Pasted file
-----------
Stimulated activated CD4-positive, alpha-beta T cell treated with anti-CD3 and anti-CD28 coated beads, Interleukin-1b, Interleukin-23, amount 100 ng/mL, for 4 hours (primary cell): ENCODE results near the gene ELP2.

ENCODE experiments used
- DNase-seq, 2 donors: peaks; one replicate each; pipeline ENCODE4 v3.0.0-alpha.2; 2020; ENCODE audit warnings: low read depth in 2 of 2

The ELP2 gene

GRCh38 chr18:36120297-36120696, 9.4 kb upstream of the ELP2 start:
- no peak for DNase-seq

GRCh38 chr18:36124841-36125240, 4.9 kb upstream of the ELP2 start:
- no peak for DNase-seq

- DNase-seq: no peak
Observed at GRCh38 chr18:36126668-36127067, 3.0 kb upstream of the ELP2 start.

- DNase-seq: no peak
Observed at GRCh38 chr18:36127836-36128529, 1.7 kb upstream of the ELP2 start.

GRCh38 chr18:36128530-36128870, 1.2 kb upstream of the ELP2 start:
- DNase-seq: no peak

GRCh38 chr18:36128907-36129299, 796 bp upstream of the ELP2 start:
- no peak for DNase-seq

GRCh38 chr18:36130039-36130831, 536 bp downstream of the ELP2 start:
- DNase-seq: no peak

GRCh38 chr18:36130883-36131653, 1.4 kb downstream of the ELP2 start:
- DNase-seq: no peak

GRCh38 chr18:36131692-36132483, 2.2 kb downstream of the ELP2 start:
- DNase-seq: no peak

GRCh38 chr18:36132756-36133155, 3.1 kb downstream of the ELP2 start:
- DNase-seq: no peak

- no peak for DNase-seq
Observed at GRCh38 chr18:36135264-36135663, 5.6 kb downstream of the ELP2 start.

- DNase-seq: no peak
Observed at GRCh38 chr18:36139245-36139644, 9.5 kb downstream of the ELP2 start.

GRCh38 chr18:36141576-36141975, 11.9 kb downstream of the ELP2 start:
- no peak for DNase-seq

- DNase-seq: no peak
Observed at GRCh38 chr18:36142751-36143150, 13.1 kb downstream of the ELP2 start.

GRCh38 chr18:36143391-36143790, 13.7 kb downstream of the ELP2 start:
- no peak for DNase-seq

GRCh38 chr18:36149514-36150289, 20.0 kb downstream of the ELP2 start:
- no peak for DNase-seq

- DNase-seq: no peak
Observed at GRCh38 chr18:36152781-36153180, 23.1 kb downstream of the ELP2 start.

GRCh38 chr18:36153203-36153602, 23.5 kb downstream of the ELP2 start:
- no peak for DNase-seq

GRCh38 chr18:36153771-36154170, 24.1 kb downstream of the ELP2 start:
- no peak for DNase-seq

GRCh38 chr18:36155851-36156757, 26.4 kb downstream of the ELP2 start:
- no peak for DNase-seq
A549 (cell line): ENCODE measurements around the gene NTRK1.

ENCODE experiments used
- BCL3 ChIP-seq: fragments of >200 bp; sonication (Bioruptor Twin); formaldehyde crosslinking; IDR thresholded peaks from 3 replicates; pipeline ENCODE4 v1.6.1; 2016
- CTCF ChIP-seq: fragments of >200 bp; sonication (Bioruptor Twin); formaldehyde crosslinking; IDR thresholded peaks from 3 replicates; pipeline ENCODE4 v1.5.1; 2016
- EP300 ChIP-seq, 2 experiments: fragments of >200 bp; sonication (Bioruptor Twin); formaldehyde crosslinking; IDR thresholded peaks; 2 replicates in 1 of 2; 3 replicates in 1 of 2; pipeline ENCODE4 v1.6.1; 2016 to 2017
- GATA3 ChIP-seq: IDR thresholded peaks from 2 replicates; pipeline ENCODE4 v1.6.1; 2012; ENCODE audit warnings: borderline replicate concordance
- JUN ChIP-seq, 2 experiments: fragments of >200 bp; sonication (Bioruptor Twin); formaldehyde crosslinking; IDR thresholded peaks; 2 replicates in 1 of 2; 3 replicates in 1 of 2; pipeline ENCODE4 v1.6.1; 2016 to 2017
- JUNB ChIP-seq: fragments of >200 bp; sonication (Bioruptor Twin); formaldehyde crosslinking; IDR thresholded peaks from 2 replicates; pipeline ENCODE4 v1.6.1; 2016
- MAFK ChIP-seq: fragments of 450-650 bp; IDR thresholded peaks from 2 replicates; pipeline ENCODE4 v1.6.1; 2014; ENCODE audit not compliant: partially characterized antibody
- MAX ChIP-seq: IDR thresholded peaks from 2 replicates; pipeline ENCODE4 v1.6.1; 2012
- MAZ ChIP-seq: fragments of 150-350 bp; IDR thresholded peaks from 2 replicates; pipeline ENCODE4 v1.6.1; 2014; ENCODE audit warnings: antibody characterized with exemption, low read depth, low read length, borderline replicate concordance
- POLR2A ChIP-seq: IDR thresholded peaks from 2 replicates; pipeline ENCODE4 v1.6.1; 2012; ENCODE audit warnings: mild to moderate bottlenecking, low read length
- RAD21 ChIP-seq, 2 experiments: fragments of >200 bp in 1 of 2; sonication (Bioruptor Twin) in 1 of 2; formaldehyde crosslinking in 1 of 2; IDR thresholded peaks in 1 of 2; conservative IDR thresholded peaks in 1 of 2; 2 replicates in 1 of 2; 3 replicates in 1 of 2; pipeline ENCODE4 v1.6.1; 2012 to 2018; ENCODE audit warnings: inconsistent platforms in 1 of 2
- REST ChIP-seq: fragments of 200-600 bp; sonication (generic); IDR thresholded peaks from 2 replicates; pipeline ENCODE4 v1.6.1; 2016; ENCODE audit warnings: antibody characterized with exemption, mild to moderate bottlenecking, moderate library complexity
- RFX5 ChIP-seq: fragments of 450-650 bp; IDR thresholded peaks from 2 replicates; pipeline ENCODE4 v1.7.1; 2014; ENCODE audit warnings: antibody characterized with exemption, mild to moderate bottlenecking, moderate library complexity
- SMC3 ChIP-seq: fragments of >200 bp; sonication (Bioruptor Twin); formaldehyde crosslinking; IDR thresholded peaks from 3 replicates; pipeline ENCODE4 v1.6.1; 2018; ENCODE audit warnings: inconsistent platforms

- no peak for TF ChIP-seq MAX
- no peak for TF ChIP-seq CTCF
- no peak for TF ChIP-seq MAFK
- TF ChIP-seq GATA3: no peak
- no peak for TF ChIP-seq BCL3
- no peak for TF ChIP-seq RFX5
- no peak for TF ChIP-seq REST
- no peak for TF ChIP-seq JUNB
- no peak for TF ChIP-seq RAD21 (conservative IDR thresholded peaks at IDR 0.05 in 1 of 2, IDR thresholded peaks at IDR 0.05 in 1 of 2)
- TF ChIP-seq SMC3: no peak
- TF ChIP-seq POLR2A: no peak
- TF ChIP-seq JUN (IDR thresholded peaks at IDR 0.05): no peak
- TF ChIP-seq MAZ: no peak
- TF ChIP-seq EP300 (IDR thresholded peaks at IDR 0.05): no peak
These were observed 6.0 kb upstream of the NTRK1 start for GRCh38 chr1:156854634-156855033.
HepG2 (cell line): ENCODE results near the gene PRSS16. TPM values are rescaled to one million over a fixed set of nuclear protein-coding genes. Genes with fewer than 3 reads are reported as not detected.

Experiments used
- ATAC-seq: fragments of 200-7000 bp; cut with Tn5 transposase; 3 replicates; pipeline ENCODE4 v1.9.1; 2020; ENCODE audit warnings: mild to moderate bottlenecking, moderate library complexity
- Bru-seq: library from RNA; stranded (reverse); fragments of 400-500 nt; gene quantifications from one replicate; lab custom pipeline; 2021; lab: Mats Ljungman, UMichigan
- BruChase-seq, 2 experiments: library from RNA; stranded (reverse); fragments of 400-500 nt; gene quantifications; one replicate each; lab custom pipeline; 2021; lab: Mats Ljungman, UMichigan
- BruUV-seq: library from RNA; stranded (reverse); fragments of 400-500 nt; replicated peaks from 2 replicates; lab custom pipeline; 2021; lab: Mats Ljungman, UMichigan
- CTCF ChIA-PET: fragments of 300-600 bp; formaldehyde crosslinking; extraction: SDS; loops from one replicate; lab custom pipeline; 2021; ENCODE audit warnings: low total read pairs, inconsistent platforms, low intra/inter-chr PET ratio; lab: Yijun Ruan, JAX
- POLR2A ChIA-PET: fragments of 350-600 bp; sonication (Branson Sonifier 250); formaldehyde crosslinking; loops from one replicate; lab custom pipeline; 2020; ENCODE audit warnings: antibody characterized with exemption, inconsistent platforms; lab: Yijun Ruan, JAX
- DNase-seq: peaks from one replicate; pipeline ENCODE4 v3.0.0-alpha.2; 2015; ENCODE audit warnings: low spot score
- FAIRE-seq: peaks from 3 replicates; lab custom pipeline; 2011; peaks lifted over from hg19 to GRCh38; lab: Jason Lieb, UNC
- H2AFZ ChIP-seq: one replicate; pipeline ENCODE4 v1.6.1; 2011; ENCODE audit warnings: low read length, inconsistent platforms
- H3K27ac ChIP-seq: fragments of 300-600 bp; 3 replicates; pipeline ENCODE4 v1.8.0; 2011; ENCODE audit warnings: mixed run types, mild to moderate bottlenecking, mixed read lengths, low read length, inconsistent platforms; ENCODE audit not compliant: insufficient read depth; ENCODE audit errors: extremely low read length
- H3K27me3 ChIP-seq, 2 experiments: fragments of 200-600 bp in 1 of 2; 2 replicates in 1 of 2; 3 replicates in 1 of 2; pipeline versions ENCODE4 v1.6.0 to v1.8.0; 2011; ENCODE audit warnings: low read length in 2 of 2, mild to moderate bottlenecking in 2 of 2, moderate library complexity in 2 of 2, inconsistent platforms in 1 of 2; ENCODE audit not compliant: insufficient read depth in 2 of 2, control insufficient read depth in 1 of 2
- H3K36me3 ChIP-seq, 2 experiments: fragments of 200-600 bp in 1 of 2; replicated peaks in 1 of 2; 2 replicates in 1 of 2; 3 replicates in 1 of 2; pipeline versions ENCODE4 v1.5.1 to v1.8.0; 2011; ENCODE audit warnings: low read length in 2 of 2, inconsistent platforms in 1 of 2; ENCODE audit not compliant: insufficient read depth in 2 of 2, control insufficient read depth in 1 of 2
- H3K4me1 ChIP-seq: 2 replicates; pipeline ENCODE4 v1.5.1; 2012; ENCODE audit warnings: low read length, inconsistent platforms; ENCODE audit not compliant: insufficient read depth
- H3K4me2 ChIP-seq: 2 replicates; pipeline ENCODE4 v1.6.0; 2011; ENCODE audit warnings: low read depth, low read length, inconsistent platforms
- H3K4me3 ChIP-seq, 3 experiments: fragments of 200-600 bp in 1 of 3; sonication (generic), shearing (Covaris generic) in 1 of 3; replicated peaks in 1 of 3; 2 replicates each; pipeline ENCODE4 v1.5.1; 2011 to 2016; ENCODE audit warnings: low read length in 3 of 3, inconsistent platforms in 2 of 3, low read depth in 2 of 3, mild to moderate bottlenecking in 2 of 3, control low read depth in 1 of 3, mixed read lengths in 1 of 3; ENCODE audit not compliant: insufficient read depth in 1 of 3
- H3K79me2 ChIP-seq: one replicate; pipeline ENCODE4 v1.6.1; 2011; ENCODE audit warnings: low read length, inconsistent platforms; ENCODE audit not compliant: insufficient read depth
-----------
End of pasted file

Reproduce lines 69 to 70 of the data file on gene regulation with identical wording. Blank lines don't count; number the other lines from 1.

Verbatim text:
- no peak for TF ChIP-seq RAD21 (conservative IDR thresholded peaks at IDR 0.05 in 1 of 2, IDR thresholded peaks at IDR 0.05 in 1 of 2)
- TF ChIP-seq SMC3: no peak